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Genetic Tests On Lung Cancer May Someday Guide Treatment

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(Photo Credit: KDKA)

(Photo Credit: KDKA)

(Source: KDKA-TV) Dr. Maria Simbra
Dr. Maria Simbra is an Emmy award-winning medical journalist, who...
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CBS Pittsburgh (con't)

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PITTSBURGH (KDKA) — Lung cancers are not all the same. Part of the difference is in the cancer’s genetics.

“There can be genes that predict that you’re more likely to respond to chemotherapy. Genes that predict a greater risk of spread to other parts of the body,” explains Dr. Jane Raymond, a cancer specialist at Allegheny General Hospital.

Of the two major types of lung cancer, small cell and non-small cell, the more common is non-small cell. Surgical removal of the tumor is often standard, but what about chemotherapy and radiation?

In some cases it’s clear cut.

“If the tumor is larger, if the lymph nodes are positive, we know those patients benefit from having adjuvent chemotherapy, which is chemotherapy after surgery,” Dr. Raymond says.

In cases where the tumor is still small with no spread, it’s not so clear.

The problem is, in half of the patients, the cancer will come back. This group would benefit from chemotherapy. The other half, if they took the powerful cancer-killing medicine, they would get no benefit and perhaps only side effects.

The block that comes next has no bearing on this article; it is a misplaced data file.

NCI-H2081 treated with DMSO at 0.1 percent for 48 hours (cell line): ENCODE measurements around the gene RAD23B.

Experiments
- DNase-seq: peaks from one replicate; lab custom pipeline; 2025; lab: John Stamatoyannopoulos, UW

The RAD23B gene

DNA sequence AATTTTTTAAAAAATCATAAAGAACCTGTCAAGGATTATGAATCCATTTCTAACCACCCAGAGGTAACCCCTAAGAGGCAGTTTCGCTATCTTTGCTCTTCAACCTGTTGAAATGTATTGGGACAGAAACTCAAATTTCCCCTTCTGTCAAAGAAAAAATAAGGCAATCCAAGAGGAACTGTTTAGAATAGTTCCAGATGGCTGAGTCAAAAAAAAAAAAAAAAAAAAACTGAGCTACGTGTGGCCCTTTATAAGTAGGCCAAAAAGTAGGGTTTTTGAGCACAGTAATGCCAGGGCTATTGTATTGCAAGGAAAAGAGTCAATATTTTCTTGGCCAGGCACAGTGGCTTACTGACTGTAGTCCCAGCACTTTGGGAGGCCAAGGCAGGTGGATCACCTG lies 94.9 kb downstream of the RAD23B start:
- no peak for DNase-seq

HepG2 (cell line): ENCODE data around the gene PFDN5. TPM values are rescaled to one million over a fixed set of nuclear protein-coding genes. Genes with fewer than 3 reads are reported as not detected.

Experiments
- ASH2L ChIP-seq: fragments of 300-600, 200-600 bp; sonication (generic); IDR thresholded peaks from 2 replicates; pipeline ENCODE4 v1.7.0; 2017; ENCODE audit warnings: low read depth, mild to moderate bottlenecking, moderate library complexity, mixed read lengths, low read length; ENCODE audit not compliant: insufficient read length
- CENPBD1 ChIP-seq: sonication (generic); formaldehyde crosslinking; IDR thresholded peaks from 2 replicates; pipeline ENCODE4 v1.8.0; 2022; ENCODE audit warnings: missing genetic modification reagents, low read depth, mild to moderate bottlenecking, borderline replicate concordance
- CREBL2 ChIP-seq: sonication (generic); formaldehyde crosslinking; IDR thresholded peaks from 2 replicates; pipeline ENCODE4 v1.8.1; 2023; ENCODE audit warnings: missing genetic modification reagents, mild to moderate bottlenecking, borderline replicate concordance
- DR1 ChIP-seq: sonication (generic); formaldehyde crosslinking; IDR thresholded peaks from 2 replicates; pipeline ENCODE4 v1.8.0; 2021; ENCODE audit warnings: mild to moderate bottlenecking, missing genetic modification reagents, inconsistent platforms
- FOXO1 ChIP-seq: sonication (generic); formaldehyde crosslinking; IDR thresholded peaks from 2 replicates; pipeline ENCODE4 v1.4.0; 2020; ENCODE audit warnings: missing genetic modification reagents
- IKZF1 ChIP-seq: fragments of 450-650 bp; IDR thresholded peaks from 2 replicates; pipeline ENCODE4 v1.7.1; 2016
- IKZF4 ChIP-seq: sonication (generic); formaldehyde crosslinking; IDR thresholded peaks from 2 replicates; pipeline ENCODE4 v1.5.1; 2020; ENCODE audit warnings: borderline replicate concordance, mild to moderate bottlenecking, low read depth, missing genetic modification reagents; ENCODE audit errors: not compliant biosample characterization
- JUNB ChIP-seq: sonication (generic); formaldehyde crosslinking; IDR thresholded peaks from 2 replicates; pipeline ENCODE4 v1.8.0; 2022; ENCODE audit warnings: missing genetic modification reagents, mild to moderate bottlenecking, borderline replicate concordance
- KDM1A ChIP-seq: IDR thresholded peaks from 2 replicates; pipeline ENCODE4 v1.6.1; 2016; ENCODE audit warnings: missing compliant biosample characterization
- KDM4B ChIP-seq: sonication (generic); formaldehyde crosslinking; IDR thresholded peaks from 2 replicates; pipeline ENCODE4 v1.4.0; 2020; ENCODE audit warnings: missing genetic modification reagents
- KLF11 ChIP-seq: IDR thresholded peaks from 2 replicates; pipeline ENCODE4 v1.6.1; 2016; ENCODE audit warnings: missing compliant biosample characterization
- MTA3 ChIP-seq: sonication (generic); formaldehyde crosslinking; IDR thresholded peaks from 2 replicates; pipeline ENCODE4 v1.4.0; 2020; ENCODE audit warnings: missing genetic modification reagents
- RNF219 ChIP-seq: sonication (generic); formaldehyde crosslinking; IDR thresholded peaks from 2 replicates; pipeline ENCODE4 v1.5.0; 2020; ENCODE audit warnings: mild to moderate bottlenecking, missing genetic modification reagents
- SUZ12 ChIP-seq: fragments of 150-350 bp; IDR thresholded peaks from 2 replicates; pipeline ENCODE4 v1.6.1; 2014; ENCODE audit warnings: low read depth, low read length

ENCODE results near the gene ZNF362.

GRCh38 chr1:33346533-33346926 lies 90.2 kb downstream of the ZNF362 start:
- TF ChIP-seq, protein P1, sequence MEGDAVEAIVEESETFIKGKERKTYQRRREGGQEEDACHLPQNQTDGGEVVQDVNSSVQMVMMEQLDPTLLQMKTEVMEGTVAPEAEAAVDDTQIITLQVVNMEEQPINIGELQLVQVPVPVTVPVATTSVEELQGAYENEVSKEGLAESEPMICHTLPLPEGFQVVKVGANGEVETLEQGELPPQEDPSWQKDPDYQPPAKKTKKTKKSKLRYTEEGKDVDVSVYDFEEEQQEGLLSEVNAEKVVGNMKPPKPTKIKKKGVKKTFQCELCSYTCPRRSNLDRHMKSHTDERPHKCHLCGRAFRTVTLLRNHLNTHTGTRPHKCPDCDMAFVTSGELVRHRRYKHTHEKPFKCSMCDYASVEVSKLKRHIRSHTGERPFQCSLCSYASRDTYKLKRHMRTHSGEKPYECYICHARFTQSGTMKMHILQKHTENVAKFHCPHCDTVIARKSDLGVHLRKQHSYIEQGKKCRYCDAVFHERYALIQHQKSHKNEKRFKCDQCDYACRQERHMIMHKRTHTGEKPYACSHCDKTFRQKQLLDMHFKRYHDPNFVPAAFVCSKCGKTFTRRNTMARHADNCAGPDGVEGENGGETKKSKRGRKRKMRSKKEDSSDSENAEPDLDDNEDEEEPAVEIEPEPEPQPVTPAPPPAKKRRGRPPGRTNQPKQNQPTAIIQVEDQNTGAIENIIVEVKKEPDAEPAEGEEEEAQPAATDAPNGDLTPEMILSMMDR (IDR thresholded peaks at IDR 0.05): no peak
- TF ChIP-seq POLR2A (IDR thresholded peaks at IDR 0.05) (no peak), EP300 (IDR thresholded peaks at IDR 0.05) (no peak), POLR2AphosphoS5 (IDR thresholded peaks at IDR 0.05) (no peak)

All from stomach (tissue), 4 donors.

A new test, studied in the United states and China, analyzes the DNA of the lung cancer cells. Specific genes are thought to be associated with an increased likelihood of the cancer returning.

Two studies of more than a thousand people with non-small cell lung cancer, published in the journal The Lancet, shows this test outperforms traditional tests.

“Right now we go by looking at the tumor under the microscope, size of the tumor, and the number of lymph nodes,” Dr. Raymond says.

But it’s not quite ready for widespread use. Further research has to show that these genes really do make a tumor more risky, and that chemotherapy really does keep the cancer from recurring.

“I think it’s the wave of the future. Certainly, we’re doing that in breast cancer, and we’re looking at it in colon cancer, prostate cancer; so, I think this is the next step,” Dr. Raymond says.

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